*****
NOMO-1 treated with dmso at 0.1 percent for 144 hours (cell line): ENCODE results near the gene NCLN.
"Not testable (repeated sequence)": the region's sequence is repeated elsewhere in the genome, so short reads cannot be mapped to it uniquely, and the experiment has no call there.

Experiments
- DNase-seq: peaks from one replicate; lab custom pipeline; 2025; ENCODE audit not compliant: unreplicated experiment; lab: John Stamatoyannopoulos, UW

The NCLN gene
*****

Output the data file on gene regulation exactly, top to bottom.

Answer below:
NOMO-1 treated with dmso at 0.1 percent for 144 hours (cell line): ENCODE results near the gene NCLN.
"Not testable (repeated sequence)": the region's sequence is repeated elsewhere in the genome, so short reads cannot be mapped to it uniquely, and the experiment has no call there.

Experiments
- DNase-seq: peaks from one replicate; lab custom pipeline; 2025; ENCODE audit not compliant: unreplicated experiment; lab: John Stamatoyannopoulos, UW

The NCLN gene